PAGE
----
When something bad happens, we want people to be praying for those involved. That’s a good thing. But if we post an update about it on Facebook as soon as it happens, there’s a very good chance that family members and close friends who haven’t been notified yet could get the news through cold digital bits along with lots of strangers. That makes it even worse—especially if they don’t know all the details. At that point, our prayer request doesn’t bring the comfort we’re supposed to bring (1 Corinthians 1:3–4).
It’s much better for us to hold off on the post until we’re sure everyone knows the news (but see the next point). If you need to get prayer warriors going, text or call them directly.
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Another potential problem with Facebook prayer requests is TMI (too much information). Most of the time, we like to be specific about what we’re asking prayer for, and there’s nothing wrong with pointing to a specific need (Philippians 4:6)—in the right setting.
Not every single one of your hundreds of friends needs to know all the details about a sickness, relationship struggle, or other personal matter. In fact, those details could cause problems later for the people you want to help. (Remember that whatever you post on Facebook will likely be “out there” forever—even if you think you deleted it.)
It would be much better for us Christians to gather together in person and pray for these needs. Grab friends and family who know the details and pray right there with the people who need it (James 5:16). If they don’t live close by, use FaceTime or Skype.
Court rulings, elections, and world events can certainly get us mad and make us want to take to social media to explain just how mad we are. But no cause should be more important to a Christian than the Great Commission (Matthew 28:19–20). Court rulings and elected officials come and go, but making disciples lasts forever.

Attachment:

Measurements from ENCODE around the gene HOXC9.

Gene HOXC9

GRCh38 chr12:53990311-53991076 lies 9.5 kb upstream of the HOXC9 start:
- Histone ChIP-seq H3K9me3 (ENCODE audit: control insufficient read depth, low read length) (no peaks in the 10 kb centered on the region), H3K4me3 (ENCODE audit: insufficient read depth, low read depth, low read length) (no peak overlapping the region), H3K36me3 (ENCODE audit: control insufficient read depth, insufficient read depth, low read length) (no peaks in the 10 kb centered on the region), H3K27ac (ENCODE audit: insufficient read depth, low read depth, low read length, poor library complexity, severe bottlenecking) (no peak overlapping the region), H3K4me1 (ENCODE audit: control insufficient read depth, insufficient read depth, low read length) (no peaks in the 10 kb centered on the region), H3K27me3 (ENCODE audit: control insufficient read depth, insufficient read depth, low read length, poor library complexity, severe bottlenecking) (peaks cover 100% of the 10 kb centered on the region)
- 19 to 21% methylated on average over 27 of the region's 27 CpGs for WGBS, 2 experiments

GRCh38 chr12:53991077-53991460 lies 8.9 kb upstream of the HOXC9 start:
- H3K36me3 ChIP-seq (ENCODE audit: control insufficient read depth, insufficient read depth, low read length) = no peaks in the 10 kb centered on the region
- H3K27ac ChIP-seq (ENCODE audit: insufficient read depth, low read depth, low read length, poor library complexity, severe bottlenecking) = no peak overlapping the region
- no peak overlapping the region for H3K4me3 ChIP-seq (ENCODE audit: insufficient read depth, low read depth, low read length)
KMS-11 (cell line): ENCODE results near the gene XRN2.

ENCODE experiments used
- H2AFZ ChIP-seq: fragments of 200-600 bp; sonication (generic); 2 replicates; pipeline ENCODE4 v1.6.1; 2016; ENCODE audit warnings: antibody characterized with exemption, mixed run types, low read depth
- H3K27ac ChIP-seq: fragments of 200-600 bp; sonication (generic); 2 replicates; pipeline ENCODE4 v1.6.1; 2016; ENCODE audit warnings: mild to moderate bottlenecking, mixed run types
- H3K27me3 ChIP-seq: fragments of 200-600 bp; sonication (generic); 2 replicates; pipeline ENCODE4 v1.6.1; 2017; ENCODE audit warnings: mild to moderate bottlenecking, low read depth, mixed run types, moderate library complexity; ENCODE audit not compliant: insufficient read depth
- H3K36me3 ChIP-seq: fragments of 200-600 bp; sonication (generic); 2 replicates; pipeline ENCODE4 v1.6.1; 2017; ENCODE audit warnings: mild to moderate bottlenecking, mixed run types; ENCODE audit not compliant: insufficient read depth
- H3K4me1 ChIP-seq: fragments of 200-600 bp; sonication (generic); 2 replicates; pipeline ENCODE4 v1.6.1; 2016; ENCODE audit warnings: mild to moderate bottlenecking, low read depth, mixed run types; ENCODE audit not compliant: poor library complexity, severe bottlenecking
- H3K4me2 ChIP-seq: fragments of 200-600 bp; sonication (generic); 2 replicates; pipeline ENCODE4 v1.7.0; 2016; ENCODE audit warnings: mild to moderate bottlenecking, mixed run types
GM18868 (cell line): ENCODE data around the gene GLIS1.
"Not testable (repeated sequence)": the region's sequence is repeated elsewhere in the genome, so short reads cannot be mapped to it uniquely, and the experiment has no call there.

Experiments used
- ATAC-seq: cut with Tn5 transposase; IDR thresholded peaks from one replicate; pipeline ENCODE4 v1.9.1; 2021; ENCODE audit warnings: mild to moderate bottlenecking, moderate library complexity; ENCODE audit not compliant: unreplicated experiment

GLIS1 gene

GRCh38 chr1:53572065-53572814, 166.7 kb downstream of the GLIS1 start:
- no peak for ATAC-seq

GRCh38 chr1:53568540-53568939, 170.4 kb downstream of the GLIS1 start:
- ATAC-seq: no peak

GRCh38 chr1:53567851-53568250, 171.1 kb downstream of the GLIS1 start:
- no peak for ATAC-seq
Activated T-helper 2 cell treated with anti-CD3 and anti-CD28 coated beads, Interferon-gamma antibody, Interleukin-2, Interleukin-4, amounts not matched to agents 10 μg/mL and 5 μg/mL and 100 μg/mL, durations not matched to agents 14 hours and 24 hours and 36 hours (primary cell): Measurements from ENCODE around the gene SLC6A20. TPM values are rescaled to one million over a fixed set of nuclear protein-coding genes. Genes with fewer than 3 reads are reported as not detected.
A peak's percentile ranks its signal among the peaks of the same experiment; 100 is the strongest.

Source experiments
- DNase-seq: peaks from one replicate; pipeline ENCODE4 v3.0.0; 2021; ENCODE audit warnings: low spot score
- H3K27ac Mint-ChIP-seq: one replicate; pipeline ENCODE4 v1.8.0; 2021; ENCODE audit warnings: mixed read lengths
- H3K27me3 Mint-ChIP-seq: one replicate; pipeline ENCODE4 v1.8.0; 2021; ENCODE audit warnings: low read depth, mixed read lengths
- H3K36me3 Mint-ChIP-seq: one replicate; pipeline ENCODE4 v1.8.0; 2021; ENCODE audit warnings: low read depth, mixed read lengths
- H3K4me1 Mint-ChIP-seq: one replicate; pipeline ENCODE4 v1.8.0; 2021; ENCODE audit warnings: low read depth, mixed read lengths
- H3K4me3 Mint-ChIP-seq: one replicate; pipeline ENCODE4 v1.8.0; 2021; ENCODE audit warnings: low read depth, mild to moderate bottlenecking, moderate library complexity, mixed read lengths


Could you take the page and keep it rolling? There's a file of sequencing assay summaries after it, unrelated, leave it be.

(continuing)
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When we post our anger on Facebook, we can—unwittingly—give our unbelieving friends the idea that what’s most important to us is politics. They may think that being a Christian means having a certain set of political opinions—not a life-changing relationship with Jesus. Worse yet, they might take you up on your offer to stop listening to you by unfriending you. That’s one less Christian witness in their lives.
That doesn’t mean we should never post on controversial topics. Instead, it means that we must weigh our words very carefully and speak the truth with gentleness (1 Peter 3:15). Lashing out or making threats to unfriend does not qualify. (If someone in particular bothers you, you can always “unfollow” their updates for a time.)
You’ll probably get mad at something that happens, and maybe an unbelieving friend will post something about it that drives you to distraction. But—and this is big—they aren’t saved. They’ve been blinded by the god of this age (2 Corinthians 4:4). Show them grace. They need it—even if you’re sure they’re wrong.